Interview with CERI MEYRICK, BBC Writers Academy

Posted by admin  /   October 22, 2008  /   Posted in Screenwriters and Industry Interviews  /   1 Comments

CERI MEYRICK is a producer \ script editor with whom I worked at Carlton  TV Drama. Ceri now runs, with John Yorke, the BBC Writers Academy. Here are some answers to questions you may have about BBC Drama in general and the Writers Academy in particular. If you have any questions about the BBC Writers Academy not answered here, let me know and I can forward them to Ceri, and post them here at a later date.

Who are you and what is your experience / background in the business? What are your favourite TV shows / films? And why?

I started my career as a radio trainee for BBC Wales. Since moving to television, have worked as a Script Editor, Producer and Development Exec for the BBC, ITV, various independents, as well as RTE in Ireland. I’ve worked a lot with new writers (with Philip Shelley on the Carlton writers course, for instance) and on series, serials as well as single films.

TV- um- recently-ish – The Street, The Wire, The West Wing, Gavin & Stacey, Holby – when they separated the twins (sob), Spooks, Life on Mars, Battlestar Galatica, Doctor Who – anything with heart really.

Favourite Film – Some Like it Hot – need I say more?

How did you get involved in the writers academy?

I was offered the job of running it when it was in its second year. Didn’t know much about it, but as it meant working with eight new writers every year, I jumped at the chance. It is the most brilliant job and I love it.

How does the writers academy work? What is the process by which writers get chosen for it? How do you find the writers? Is there a link on the BBC website about it?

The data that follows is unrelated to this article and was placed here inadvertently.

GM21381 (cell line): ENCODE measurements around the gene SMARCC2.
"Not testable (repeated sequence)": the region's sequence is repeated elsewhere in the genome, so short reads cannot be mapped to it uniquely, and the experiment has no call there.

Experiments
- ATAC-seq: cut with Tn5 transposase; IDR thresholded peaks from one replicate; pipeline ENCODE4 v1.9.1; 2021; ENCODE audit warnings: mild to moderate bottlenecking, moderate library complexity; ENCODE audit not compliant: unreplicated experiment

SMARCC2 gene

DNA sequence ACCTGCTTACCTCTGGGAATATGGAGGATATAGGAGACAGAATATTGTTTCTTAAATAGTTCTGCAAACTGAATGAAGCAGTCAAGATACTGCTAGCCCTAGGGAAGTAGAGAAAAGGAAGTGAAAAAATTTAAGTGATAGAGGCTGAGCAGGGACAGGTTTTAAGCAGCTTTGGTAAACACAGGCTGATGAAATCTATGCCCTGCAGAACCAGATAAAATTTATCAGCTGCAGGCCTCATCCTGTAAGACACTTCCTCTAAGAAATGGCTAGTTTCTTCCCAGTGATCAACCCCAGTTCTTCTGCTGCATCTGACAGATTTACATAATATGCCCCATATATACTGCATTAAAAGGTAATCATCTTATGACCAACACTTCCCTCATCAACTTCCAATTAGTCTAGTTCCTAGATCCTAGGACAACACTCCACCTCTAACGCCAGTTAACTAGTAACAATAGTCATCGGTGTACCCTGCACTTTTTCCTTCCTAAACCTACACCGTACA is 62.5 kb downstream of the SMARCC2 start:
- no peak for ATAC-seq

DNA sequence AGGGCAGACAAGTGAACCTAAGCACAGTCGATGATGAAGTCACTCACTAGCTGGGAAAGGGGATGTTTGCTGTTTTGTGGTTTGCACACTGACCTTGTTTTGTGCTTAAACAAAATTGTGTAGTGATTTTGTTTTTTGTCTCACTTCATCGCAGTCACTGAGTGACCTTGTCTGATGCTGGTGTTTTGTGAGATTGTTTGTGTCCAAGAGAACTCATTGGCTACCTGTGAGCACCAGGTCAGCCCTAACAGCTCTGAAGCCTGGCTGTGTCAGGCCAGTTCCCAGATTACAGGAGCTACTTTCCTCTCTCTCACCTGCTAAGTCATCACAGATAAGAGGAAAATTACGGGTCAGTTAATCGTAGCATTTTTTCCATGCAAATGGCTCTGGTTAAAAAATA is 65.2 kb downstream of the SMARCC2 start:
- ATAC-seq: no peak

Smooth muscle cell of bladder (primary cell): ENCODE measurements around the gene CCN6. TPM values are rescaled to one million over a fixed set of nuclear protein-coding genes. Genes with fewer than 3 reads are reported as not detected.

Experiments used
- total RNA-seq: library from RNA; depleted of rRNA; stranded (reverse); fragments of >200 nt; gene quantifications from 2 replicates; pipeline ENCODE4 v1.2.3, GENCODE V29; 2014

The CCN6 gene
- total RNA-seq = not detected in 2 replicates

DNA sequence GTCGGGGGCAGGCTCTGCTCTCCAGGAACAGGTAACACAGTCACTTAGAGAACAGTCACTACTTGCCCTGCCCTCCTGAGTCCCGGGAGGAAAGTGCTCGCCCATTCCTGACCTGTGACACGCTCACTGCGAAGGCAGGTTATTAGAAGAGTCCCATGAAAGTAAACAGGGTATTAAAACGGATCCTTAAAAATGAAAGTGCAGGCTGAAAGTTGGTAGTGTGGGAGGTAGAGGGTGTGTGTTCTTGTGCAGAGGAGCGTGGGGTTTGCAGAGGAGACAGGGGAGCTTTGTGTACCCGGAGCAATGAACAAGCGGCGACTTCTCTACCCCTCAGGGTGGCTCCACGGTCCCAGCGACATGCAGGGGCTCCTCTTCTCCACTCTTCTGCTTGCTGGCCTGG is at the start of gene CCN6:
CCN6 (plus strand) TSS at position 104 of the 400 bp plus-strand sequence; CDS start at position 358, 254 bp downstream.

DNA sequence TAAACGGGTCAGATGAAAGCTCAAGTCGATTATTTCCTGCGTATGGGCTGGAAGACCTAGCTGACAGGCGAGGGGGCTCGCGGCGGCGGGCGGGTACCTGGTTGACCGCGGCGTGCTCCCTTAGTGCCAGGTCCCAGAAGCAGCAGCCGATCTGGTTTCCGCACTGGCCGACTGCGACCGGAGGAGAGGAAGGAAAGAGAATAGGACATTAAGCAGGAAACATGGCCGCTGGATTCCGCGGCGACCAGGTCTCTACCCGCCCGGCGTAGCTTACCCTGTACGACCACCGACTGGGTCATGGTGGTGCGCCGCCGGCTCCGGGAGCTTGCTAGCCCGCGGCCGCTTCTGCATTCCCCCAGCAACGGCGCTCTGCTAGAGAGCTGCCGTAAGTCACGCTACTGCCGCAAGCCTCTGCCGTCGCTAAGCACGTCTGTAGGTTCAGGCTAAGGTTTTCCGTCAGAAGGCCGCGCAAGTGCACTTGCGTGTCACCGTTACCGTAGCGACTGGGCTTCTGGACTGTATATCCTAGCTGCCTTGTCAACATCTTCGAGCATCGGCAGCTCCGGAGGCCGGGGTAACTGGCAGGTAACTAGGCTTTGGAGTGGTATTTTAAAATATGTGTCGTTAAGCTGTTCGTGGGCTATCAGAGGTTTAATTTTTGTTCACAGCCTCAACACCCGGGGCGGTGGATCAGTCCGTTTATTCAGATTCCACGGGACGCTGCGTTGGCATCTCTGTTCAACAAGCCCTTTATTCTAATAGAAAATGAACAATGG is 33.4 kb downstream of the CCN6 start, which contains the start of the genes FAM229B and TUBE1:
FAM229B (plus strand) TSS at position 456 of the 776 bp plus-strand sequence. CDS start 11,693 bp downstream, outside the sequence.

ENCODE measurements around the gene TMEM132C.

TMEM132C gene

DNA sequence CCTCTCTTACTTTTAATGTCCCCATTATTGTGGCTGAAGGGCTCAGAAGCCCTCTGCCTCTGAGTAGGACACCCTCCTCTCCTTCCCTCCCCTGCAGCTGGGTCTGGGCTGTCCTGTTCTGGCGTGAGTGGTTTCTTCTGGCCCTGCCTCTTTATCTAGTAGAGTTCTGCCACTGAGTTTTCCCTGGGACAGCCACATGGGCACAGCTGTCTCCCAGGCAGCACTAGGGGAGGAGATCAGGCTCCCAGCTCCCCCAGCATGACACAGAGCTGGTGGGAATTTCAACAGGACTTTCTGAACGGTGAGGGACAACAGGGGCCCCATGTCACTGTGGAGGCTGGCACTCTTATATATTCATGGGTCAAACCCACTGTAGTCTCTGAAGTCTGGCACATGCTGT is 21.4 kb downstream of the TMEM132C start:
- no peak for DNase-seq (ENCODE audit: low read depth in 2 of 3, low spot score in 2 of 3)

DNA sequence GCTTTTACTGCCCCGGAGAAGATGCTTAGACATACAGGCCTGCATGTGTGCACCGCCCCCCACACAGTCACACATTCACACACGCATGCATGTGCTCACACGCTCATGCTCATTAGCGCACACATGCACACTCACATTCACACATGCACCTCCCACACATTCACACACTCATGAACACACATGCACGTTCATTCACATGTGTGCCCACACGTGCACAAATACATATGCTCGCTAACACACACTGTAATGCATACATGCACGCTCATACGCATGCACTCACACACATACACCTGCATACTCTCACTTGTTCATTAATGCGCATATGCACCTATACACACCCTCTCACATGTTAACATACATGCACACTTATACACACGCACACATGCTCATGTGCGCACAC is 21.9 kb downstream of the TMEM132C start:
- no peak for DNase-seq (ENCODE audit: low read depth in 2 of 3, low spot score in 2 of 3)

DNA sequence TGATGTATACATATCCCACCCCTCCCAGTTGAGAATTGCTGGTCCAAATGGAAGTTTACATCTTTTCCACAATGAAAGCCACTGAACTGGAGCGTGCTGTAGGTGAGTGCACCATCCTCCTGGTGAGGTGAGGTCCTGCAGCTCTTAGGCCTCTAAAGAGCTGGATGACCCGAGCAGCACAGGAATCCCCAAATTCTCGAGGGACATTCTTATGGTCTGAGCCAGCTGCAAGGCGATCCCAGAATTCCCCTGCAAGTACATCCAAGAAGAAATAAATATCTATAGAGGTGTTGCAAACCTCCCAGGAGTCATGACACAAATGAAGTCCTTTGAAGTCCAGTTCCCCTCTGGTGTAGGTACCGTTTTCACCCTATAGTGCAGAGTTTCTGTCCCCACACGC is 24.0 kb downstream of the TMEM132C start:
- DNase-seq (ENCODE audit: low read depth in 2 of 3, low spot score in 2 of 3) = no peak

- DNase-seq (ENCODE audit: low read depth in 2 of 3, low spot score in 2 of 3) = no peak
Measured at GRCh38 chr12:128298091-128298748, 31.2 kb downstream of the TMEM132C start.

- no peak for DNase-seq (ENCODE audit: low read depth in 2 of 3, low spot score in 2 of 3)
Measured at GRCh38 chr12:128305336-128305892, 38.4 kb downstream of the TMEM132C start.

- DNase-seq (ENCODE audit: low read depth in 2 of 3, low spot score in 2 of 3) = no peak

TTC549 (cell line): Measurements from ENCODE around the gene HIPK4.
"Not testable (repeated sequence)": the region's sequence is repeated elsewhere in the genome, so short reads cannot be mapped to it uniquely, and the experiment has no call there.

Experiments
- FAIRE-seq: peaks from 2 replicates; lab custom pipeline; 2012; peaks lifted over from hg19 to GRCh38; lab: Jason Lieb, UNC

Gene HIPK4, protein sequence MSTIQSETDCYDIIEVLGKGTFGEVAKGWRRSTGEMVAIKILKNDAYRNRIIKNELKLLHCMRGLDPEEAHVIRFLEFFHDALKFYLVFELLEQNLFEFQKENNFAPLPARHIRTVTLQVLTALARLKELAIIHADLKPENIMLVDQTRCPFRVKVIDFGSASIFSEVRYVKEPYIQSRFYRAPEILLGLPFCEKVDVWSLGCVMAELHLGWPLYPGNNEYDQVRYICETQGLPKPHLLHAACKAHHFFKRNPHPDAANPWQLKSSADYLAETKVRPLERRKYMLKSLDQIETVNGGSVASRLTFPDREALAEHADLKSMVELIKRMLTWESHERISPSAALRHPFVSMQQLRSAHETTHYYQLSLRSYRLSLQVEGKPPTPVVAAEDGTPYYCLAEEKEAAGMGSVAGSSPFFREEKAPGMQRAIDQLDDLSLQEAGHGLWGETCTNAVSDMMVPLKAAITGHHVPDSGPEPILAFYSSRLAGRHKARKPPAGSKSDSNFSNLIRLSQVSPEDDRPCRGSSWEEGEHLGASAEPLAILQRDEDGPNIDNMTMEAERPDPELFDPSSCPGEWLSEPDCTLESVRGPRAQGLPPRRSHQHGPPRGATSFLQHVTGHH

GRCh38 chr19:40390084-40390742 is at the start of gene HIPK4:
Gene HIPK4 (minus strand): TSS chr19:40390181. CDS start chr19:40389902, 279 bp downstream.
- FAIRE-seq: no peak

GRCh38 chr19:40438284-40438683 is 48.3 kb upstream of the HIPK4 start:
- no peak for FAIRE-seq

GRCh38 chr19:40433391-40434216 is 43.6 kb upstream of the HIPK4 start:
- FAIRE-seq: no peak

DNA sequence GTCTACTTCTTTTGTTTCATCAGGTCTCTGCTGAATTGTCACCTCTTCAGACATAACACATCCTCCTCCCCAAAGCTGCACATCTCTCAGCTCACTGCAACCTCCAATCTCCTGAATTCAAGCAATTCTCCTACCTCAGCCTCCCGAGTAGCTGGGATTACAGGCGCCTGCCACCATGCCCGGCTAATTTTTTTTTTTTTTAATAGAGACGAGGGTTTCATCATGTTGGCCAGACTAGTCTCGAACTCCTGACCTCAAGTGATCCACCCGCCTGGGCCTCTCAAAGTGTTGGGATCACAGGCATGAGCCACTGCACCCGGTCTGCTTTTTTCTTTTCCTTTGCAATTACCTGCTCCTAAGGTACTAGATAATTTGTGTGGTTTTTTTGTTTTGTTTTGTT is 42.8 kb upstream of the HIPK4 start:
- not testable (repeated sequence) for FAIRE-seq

We advertise for writers to apply – to fill out an application form and submit an original piece of work.  Look out for the ads in Media Guardian, The Stage, Broadcast and on the BBC Jobs Website. There’s also information year round about us (including writers blogs and interviews) on the BBC Writersroom website.

Entry requirements are at least one professional drama commisison – either in TV, radio, theatre or film.

We got about 500 entries this year. Scripts are put through a first sift during which I and a team of readers read the first ten pages of each script – either pass through for a full read or reject. Those that make it through (around 200) are then given two full reads by members of the drama department. We then shortlist that down to thirty people, who I workshop for a day. From there we choose 15 to interview, with a panel consisting of all four Executive Producers from Doctors, Holby, Casualty and EastEnders, John Yorke (Controller of Drama ) and me. We choose eight writers for the course. The whole process takes two and a half months. It’s very thorough, and has to be as I’m always worried a really good piece of work might slip through the net.

What is the profile of the writers you are looking for? What qualities do you look for in the writers you choose?

Above all we’re looking for writers with a strong original voice. It’s not a writers course in the sense that we’re teaching anyone to write – they will already be able to do that better than most. We’re teaching them to free up their voice and use it to create something strong and original within Continuing Drama. They don’t need to be experienced television writers – several theatre and radio writers have done very well on the course. They need to be able to write very strong dialogue, with believable characters, be able to write emotion on the page, and have stories to tell.

What about the good writers who don’t quite make it? Are there any other BBC possibilities for them? What advise would you give them?